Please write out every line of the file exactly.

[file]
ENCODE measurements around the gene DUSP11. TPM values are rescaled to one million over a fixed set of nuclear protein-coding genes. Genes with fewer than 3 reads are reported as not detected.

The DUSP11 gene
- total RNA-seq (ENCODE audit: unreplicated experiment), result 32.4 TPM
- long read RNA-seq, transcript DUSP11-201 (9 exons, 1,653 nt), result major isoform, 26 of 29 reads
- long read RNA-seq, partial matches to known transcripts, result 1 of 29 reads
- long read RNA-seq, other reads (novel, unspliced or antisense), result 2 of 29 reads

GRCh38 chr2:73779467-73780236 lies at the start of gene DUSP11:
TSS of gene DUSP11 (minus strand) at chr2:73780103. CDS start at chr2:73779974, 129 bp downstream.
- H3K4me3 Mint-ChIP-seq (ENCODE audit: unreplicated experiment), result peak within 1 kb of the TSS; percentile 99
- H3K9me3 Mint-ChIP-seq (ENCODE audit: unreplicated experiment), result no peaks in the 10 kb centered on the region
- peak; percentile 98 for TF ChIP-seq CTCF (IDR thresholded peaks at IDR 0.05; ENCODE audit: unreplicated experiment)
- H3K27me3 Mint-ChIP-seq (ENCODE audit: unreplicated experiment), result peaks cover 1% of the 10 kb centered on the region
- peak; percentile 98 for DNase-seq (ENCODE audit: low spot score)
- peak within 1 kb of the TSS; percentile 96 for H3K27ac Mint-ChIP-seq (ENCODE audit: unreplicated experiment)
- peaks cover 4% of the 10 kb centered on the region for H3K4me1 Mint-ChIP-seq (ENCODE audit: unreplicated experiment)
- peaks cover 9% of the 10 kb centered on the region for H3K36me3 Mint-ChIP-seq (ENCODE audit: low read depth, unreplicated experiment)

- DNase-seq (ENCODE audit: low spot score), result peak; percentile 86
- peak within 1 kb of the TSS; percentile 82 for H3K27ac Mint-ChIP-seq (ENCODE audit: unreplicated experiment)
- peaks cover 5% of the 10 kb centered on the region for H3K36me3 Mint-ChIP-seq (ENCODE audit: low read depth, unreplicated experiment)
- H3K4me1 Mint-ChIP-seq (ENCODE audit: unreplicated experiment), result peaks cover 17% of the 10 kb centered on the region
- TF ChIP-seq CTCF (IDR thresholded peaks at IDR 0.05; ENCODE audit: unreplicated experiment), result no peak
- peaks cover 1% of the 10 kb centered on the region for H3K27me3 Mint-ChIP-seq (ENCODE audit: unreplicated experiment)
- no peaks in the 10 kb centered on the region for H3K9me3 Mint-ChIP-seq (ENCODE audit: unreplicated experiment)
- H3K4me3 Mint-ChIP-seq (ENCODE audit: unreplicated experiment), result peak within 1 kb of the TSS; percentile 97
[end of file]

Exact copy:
ENCODE measurements around the gene DUSP11. TPM values are rescaled to one million over a fixed set of nuclear protein-coding genes. Genes with fewer than 3 reads are reported as not detected.

The DUSP11 gene
- total RNA-seq (ENCODE audit: unreplicated experiment), result 32.4 TPM
- long read RNA-seq, transcript DUSP11-201 (9 exons, 1,653 nt), result major isoform, 26 of 29 reads
- long read RNA-seq, partial matches to known transcripts, result 1 of 29 reads
- long read RNA-seq, other reads (novel, unspliced or antisense), result 2 of 29 reads

GRCh38 chr2:73779467-73780236 lies at the start of gene DUSP11:
TSS of gene DUSP11 (minus strand) at chr2:73780103. CDS start at chr2:73779974, 129 bp downstream.
- H3K4me3 Mint-ChIP-seq (ENCODE audit: unreplicated experiment), result peak within 1 kb of the TSS; percentile 99
- H3K9me3 Mint-ChIP-seq (ENCODE audit: unreplicated experiment), result no peaks in the 10 kb centered on the region
- peak; percentile 98 for TF ChIP-seq CTCF (IDR thresholded peaks at IDR 0.05; ENCODE audit: unreplicated experiment)
- H3K27me3 Mint-ChIP-seq (ENCODE audit: unreplicated experiment), result peaks cover 1% of the 10 kb centered on the region
- peak; percentile 98 for DNase-seq (ENCODE audit: low spot score)
- peak within 1 kb of the TSS; percentile 96 for H3K27ac Mint-ChIP-seq (ENCODE audit: unreplicated experiment)
- peaks cover 4% of the 10 kb centered on the region for H3K4me1 Mint-ChIP-seq (ENCODE audit: unreplicated experiment)
- peaks cover 9% of the 10 kb centered on the region for H3K36me3 Mint-ChIP-seq (ENCODE audit: low read depth, unreplicated experiment)

- DNase-seq (ENCODE audit: low spot score), result peak; percentile 86
- peak within 1 kb of the TSS; percentile 82 for H3K27ac Mint-ChIP-seq (ENCODE audit: unreplicated experiment)
- peaks cover 5% of the 10 kb centered on the region for H3K36me3 Mint-ChIP-seq (ENCODE audit: low read depth, unreplicated experiment)
- H3K4me1 Mint-ChIP-seq (ENCODE audit: unreplicated experiment), result peaks cover 17% of the 10 kb centered on the region
- TF ChIP-seq CTCF (IDR thresholded peaks at IDR 0.05; ENCODE audit: unreplicated experiment), result no peak
- peaks cover 1% of the 10 kb centered on the region for H3K27me3 Mint-ChIP-seq (ENCODE audit: unreplicated experiment)
- no peaks in the 10 kb centered on the region for H3K9me3 Mint-ChIP-seq (ENCODE audit: unreplicated experiment)
- H3K4me3 Mint-ChIP-seq (ENCODE audit: unreplicated experiment), result peak within 1 kb of the TSS; percentile 97